Adult Rehabilitation

The vestibular system is a tiny and complex organ situated in the inner ear.  It is responsible for communicating with our brain to control our eye movements and maintain our balance as we move.  A vestibular disorder or dysfunction occurs when there is damage to this structure, the brain, and/or its communicating pathways as a result of a wide array of conditions.

The most common symptoms of a vestibular disorder are vertigo (spinning sensation, the false sensation of movement of oneself or the environment), dizziness (lightheadedness, floating sensation), and disequilibrium (imbalance, unsteadiness, spatial disorientation, clumsiness).  Other symptoms may include: nausea, motion sensitivity/sickness, fullness/pressure in the ears, tinnitus (ringing, whooshing, or other noise in the ears), hearing loss, headaches, difficulty focusing the eyes, sensitivity to lights and/or noise, sensitivity to pressure and temperature changes, discomfort in busy, visually stimulating environments (i.e. crowds, traffic, grocery store), difficulty concentrating, fatigue, anxiety, and depression.

While our vestibular system is known as our balance center, it does not work alone.  Our vision and our somatosensory system – input from receptors in our skin (touch) and muscles and joints (position sense) – also send information to our brain, which contributes to our ability to maintain our balance.  Our brain sorts and integrates all the information it receives from these three systems and we are able to keep ourselves upright, stable, and oriented to our environment.  Damage or dysfunction to any one or combination of these systems will result in a balance impairment.

It has been estimated that nearly 35% of adults in the United States over the age of 40 (about 69 million Americans) have at some point suffered from vestibular dysfunction.  In those 65 years of age and older, it is reported that 80% experience dizziness and one in every three experience a fall each year.  Falls are the number one cause of both fatal and nonfatal injuries in this age group.  Many people with balance issues, especially those who have experienced a fall, acquire a fear of falling.  As a result, they tend to limit their mobility, which not only decreases their quality of life, but also actually increases their risk for falls.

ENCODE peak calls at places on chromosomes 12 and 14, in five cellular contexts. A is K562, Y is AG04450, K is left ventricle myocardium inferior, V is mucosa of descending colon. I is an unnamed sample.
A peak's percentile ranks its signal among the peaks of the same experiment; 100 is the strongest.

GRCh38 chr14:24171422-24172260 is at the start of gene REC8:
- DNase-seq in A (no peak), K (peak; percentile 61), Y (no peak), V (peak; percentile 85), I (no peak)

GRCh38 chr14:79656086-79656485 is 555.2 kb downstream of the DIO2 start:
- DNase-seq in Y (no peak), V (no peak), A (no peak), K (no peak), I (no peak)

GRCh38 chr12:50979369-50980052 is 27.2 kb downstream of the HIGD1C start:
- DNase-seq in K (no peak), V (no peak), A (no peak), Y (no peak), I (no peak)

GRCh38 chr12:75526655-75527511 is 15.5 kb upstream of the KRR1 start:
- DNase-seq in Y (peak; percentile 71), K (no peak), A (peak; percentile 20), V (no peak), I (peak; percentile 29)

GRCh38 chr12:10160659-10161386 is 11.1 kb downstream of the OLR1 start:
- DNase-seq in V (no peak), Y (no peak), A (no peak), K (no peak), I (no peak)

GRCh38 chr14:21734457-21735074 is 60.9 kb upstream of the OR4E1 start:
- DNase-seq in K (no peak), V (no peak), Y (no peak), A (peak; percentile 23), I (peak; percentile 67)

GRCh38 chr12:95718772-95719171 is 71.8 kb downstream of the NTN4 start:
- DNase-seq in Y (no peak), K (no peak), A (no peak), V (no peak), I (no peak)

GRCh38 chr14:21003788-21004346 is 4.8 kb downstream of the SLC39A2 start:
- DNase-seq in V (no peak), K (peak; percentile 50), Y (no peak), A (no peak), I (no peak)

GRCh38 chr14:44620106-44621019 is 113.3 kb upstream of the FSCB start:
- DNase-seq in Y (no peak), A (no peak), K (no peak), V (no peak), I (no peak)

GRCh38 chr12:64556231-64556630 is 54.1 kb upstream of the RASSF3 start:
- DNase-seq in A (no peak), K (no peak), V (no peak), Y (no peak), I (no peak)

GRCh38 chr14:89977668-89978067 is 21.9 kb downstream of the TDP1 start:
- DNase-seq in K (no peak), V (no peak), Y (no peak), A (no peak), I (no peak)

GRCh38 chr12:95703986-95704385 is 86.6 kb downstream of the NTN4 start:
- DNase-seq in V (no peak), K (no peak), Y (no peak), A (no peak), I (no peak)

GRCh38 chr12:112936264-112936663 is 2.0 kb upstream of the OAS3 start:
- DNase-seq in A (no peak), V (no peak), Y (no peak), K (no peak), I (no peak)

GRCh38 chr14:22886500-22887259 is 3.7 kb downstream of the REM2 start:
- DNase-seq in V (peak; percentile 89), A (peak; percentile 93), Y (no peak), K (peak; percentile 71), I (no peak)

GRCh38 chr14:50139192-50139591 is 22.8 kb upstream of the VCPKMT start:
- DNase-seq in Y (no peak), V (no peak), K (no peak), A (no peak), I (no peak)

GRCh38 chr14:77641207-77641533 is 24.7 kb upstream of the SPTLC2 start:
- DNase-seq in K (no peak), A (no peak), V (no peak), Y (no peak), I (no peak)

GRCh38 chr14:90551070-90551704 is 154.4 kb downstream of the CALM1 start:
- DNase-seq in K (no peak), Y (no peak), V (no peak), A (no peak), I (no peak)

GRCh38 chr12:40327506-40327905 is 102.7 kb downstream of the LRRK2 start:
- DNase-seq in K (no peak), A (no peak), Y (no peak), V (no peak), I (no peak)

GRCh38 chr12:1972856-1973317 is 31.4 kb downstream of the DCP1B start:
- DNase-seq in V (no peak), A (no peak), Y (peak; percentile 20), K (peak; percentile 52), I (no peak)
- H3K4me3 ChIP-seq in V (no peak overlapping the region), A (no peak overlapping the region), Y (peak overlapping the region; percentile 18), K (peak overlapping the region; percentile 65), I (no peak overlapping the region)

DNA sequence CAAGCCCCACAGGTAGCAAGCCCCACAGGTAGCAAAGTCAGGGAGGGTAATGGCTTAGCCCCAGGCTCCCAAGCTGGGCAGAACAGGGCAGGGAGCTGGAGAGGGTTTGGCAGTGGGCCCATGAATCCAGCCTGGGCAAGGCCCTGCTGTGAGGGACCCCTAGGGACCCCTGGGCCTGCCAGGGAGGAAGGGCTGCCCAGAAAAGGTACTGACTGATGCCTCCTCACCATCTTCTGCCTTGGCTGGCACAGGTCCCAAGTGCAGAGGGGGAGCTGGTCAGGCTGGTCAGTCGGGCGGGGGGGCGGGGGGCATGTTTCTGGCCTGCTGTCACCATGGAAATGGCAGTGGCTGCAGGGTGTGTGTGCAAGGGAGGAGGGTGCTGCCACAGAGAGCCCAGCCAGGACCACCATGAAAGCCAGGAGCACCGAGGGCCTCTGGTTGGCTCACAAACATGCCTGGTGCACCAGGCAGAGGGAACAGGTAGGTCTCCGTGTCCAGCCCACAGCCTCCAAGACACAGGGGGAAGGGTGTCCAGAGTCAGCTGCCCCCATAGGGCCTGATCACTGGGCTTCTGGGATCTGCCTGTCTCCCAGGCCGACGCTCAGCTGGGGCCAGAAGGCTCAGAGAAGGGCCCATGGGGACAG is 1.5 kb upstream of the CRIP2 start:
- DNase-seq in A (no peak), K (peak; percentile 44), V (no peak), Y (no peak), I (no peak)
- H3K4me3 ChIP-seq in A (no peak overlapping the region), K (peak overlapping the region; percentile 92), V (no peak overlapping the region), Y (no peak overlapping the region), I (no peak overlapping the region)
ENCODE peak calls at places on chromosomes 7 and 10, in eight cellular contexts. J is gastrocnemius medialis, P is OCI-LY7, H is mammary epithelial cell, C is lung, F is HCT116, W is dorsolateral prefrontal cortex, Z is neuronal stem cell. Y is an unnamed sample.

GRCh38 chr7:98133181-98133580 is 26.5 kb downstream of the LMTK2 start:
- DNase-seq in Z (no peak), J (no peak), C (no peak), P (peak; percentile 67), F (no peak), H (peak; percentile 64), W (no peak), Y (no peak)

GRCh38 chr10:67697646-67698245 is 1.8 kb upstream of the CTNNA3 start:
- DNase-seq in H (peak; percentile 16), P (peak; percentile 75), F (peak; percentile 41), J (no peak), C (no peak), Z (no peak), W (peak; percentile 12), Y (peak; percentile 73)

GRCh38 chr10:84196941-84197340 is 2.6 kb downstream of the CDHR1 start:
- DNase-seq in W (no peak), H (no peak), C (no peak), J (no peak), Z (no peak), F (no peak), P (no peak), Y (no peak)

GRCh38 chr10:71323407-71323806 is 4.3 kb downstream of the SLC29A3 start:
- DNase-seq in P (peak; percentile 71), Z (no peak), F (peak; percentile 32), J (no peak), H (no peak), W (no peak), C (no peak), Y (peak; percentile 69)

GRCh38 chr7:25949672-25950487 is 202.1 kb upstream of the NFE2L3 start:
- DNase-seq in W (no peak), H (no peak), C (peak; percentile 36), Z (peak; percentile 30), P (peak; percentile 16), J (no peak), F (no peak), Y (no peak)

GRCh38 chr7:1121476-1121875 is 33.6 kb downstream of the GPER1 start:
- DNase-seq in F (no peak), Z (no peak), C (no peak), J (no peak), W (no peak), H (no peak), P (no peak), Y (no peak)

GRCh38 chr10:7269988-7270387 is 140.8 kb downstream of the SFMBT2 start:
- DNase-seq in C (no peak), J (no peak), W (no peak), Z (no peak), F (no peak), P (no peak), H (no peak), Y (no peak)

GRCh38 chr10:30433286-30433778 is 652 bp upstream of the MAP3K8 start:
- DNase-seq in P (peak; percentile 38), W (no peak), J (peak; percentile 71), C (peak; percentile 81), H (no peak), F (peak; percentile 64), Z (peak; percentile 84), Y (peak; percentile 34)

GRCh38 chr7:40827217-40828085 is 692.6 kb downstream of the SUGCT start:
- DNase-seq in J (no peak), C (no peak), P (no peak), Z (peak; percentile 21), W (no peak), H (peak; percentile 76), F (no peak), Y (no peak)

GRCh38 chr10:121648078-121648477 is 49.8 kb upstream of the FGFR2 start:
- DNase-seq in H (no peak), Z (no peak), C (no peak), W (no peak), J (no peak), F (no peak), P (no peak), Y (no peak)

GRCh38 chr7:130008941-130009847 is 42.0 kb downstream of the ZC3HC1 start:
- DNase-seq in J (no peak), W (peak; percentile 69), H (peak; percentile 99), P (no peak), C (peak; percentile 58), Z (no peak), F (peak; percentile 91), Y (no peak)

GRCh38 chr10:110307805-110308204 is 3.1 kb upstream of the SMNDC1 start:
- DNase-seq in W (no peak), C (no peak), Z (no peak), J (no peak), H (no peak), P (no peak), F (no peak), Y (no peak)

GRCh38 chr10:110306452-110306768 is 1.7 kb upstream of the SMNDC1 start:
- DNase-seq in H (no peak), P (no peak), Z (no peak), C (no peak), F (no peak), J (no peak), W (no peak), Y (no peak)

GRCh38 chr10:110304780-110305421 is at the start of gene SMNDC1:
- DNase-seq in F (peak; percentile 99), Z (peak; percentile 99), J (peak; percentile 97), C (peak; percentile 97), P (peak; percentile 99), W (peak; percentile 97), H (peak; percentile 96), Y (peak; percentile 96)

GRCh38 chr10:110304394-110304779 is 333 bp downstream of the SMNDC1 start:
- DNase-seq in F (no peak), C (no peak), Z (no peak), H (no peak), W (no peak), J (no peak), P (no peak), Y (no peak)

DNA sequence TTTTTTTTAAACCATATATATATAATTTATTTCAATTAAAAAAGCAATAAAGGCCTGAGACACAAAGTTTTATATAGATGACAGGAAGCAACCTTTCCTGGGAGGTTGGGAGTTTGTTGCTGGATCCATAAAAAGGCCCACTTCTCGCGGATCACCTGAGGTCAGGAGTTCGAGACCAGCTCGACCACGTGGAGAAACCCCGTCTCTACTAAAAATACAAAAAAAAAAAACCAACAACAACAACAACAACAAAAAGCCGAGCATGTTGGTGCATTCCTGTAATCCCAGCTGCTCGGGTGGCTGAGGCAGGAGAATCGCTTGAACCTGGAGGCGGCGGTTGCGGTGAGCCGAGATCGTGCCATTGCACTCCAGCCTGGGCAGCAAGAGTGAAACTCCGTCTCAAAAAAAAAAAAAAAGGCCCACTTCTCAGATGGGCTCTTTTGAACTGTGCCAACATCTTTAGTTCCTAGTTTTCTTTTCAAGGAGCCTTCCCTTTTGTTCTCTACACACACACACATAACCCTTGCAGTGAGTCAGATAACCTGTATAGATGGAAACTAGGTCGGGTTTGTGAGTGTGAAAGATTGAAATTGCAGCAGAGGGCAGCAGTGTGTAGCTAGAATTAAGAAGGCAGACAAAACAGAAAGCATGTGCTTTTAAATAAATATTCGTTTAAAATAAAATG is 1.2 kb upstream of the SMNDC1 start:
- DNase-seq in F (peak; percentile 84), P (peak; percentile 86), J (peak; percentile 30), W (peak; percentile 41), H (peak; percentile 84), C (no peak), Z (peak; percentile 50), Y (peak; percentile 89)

While vestibular disorders are not life threatening, they are certainly life altering.  Having a vestibular disorder can have a huge impact on a person’s life, effecting even the simplest of daily activities.  Vestibular therapy is an effective and evidenced-based treatment designed to alleviate symptoms associated with vestibular dysfunction.


The initial evaluation will consist of a detailed review of your medical history and present symptoms, and a thorough assessment to identify all impairments that may be contributing to those symptoms which may include: assessments of your eye movements (with and without video goggles), balance, gait, coordination, muscle strength, joint range of motion, sensation, motion sensitivity, fall risk, neck exam, and positional testing for BPPV (Benign Paroxysmal Positional Vertigo – one of the most common vestibular conditions).


Vestibular rehabilitation involves specialized exercises designed to promote the brain to better recognize and process signals from the vestibular system, and to more effectively integrate those signals with those from our vision and somatosensory systems.  The treatment plan is individualized based upon findings during the initial assessments.  Therapy may include any or all of the following: exercises involving eye and head movement, balance, gait, motion/positional activities, general conditioning, strengthening, stretching, manual therapy techniques, and canalith repositioning techniques (modified Epley Maneuvers for treatment of BPPV).

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Tromp AM, Pluijm SMF, Smit JH, et al. Fall-risk screening test: a prospective study on predictors for falls in community-dwelling elderly. J Clin Epidemiol 2001;54(8):837–844.

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